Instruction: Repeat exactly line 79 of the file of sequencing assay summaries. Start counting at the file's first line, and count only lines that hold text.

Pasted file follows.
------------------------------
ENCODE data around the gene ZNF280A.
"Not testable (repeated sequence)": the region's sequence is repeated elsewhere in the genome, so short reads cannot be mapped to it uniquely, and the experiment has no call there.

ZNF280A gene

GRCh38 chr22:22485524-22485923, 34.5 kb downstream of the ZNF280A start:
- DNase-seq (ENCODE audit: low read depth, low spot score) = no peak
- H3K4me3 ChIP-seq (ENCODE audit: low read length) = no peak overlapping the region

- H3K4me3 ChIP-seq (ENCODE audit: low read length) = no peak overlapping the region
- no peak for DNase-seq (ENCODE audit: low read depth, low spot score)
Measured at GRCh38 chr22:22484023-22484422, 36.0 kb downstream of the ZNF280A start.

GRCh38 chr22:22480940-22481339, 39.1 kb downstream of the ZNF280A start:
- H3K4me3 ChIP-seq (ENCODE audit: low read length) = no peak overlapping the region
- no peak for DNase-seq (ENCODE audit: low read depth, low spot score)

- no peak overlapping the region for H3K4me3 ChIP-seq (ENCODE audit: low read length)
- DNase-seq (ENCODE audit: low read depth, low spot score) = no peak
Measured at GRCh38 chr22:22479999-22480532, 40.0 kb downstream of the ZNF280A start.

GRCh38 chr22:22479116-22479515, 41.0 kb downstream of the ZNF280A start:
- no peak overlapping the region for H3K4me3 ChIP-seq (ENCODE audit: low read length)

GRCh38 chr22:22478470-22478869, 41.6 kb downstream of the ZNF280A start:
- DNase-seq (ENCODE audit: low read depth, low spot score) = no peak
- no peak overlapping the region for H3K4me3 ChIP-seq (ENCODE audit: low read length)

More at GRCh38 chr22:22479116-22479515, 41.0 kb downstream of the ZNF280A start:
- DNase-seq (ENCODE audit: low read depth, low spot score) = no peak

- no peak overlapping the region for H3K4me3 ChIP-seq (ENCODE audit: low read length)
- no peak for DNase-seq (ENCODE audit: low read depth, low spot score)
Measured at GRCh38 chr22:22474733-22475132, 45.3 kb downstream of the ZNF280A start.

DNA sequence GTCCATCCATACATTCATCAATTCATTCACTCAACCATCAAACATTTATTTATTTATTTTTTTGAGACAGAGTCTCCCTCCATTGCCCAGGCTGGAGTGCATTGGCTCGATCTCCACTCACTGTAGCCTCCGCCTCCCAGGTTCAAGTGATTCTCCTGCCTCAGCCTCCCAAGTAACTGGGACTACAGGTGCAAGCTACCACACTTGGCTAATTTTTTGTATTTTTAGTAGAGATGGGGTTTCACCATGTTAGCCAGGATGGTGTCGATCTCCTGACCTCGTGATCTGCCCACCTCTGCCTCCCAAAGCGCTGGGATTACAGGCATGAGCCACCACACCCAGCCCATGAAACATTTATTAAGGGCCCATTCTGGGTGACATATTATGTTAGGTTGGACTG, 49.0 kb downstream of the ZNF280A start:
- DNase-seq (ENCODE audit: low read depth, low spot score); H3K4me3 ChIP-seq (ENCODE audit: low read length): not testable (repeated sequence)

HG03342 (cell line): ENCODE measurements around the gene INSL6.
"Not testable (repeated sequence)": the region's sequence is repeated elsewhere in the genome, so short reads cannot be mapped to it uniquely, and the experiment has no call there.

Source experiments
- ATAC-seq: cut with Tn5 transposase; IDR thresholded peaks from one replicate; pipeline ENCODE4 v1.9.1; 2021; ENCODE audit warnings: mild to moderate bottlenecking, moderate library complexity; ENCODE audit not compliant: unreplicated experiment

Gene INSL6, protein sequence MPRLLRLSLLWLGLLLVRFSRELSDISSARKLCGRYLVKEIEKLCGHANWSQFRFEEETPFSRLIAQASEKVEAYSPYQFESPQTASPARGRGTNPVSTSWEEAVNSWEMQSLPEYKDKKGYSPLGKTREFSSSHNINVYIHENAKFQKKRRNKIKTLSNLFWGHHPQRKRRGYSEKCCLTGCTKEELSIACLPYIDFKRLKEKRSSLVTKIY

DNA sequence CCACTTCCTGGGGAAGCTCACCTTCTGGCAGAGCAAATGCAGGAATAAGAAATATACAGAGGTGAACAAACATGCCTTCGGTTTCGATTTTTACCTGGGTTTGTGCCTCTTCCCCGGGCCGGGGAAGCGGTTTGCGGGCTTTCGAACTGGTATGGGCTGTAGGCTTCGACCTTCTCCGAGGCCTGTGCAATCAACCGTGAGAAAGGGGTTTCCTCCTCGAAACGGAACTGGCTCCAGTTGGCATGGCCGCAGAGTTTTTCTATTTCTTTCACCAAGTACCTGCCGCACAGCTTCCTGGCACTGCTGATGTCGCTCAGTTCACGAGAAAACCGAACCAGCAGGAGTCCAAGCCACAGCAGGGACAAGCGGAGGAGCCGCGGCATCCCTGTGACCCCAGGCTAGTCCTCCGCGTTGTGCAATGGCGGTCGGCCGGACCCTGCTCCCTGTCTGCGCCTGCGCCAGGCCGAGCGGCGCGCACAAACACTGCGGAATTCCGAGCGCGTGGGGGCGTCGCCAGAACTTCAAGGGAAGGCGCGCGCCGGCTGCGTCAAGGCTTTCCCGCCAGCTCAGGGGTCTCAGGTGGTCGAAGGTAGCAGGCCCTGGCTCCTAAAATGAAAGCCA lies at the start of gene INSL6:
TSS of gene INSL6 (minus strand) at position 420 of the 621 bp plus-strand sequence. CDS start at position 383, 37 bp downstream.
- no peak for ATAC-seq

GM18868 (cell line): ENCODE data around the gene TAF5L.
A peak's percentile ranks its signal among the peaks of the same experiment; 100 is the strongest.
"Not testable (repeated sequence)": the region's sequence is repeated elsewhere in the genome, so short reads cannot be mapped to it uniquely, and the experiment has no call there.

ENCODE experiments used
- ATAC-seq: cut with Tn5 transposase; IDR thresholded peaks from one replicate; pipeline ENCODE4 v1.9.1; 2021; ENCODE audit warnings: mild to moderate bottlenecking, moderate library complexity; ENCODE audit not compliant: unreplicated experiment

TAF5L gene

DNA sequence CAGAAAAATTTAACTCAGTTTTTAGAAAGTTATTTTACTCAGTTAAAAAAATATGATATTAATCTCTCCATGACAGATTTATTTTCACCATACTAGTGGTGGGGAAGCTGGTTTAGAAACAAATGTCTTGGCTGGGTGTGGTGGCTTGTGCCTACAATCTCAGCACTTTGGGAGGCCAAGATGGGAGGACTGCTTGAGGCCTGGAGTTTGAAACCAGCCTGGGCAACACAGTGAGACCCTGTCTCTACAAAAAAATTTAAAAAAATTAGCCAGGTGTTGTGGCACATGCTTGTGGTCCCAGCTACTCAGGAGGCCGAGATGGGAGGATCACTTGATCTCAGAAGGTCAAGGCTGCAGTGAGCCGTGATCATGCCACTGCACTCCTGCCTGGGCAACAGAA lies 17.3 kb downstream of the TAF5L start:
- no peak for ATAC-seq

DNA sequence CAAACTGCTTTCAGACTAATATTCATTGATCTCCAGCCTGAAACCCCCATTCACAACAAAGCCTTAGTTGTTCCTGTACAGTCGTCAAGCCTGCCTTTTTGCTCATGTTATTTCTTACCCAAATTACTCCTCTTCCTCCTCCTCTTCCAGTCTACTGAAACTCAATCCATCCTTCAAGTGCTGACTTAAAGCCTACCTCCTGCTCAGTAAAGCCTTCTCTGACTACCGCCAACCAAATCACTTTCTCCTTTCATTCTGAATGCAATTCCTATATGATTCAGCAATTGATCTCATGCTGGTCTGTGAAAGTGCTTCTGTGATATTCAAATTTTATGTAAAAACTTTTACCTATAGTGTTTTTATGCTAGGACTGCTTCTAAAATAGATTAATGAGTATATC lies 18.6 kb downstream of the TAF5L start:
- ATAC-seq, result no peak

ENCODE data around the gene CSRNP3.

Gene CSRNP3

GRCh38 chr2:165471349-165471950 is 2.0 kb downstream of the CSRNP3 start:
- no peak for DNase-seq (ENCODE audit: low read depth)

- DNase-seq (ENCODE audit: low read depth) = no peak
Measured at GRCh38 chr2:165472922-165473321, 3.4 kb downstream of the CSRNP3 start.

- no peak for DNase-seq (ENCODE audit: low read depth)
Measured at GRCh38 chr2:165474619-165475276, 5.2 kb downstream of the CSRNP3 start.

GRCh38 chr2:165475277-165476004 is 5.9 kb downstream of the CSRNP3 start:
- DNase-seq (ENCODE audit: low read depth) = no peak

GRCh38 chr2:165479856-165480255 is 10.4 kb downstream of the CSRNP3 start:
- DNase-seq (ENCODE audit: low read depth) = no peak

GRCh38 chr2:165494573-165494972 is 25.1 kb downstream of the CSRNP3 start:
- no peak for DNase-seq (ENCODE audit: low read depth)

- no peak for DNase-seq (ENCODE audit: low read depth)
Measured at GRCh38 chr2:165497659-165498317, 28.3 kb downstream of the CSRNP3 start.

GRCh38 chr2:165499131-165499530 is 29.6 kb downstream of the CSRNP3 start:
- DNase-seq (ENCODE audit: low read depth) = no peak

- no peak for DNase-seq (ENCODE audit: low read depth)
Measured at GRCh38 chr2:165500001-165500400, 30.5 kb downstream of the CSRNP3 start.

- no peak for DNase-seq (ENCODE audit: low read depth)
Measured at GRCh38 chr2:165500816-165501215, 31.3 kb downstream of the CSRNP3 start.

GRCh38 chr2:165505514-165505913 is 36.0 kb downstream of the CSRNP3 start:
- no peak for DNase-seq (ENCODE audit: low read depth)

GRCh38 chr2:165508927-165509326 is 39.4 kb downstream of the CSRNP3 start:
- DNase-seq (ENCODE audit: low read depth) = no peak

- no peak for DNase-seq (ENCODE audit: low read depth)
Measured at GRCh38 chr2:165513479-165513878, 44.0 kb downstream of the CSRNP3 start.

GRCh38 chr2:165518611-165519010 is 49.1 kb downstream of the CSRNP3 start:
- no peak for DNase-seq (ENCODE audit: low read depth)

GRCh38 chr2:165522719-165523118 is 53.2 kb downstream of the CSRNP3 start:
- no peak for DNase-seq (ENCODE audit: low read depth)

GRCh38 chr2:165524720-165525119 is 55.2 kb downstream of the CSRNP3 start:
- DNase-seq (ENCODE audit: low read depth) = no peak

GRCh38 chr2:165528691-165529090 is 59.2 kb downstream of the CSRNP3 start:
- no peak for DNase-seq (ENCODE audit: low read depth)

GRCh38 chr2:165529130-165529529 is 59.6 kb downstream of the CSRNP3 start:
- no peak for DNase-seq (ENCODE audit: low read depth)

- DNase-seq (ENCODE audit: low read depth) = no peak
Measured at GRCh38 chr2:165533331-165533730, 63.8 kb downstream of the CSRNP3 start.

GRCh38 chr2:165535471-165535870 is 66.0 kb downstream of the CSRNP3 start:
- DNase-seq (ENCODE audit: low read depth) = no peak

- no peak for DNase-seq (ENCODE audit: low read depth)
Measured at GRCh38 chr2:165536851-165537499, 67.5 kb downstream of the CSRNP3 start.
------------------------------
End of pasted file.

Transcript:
- DNase-seq (ENCODE audit: low read depth) = no peak